A smokey brown haze blankets India’s northern plains and the national capital, New Delhi, every year as winter sets in, affecting the health of millions of people, but the authorities have found few solutions to the pollution crisis and are literally unable to clear the air.
In recent days, the Air Quality Index (AQI) in the capital of 20 million people, where few use air purifiers or wear masks to protect themselves, has risen above 350 on a scale of 500, near “very poor” levels, according to SAFAR, the federal environment monitoring agency.
The AQI measures the concentration of poisonous particulate matter PM2.5 in a cubic metre of air. Anything above 60 is considered unhealthy. PM2.5 particles can go deep into the lungs, causing deadly diseases including cancer and cardiac problems.
The rainy season usually ends in September and come October, the air quality starts deteriorating as cooler temperatures and a drop in the wind trap pollutants in the atmosphere for longer.
The pollution gets worse in November, exacerbated by the burning of crop stubble in the states of Punjab and Haryana, part of the farm belt that borders New Delhi.
Farmers in the bread-basket states have adopted mechanised farming and are increasingly using harvesters for their rice crops. But unlike with manual harvesting, the machines leave stubble and paddy straw in the fields, which are removed by burning to clear space for them to sow wheat.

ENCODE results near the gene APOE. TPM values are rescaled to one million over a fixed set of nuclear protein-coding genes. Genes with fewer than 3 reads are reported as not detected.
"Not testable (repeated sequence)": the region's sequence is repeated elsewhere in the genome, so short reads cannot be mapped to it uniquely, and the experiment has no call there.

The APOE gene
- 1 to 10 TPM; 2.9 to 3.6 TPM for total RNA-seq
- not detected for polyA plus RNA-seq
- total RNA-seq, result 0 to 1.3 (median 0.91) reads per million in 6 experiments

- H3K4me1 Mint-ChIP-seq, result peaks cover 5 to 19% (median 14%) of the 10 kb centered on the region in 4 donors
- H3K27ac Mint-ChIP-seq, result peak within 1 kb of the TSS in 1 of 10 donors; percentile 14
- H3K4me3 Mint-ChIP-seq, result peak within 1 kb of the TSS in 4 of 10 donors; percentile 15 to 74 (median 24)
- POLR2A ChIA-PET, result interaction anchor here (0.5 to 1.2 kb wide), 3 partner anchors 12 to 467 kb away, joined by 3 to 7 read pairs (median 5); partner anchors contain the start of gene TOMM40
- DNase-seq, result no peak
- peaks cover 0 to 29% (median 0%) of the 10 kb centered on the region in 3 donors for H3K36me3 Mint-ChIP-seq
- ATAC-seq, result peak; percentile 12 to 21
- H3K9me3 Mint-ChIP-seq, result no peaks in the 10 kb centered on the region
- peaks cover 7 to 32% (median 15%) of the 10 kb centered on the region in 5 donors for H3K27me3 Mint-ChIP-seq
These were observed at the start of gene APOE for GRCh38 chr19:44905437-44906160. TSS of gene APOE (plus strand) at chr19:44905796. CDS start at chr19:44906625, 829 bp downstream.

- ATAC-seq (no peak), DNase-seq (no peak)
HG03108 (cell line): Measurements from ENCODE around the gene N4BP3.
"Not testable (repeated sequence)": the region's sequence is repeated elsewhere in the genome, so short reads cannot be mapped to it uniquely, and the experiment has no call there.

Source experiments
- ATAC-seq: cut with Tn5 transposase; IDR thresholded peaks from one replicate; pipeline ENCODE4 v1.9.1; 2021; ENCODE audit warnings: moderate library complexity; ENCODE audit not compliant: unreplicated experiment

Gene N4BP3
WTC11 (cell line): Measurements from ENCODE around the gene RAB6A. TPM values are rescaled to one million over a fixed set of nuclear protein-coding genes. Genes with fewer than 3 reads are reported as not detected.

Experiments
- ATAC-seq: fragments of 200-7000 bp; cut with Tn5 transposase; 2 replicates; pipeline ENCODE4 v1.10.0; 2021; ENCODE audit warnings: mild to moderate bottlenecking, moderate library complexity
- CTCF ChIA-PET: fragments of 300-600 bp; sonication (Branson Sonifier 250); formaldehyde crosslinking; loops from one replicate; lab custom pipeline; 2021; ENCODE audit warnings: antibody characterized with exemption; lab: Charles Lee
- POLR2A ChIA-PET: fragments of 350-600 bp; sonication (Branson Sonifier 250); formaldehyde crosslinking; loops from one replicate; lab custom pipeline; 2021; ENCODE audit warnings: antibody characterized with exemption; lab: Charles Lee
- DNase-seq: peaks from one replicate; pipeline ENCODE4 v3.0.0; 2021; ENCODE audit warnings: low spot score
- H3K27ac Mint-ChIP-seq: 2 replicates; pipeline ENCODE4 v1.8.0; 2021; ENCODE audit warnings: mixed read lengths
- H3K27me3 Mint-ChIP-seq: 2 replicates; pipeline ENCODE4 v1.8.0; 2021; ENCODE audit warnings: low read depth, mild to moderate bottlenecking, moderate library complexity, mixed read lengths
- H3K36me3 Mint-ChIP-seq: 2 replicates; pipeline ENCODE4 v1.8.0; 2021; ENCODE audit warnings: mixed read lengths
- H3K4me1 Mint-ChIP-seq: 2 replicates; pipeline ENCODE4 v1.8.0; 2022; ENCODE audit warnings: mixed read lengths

New Delhi generates much of its own pollution and the situation deteriorates in December, even when the stubble burning is largely over.
The capital’s nearly 10 million vehicles, more than that of the other three major cities of Mumbai, Chennai and Kolkata combined, churn out exhaust fumes, while industrial emissions, dust from construction sites and smoke from household fires add to the murky mix.
The rapidly expanding city is losing the few patches of oxygen-producing forest it had around it and illegal miners are grinding down a range of nearby hills to feed the construction industry with gravel, and removing a natural barrier to dust from the Thar Desert in the northwestern part of the subcontinent.
When the smog becomes unbearable, the authorities ban construction work and close schools to protect children, but they acknowledge they just don’t have the resources to clamp down effectively on illegal industries and to enforce emission rules.
The Supreme Court has rebuked officials for their failure to effectively tackle the pollution crisis and has asked the government of Delhi, its neighbouring states and federal authorities to work together to improve it.
Prime Minister Narendra Modi’s Bharatiya Janata Party does not govern Delhi – it is run by the opposition Aam Aadmi Party – and there’s little cooperation between them.
It is nature that brings some improvement with warmer weather ending the atmospheric conditions that trap the smog before the return of the rains in around June.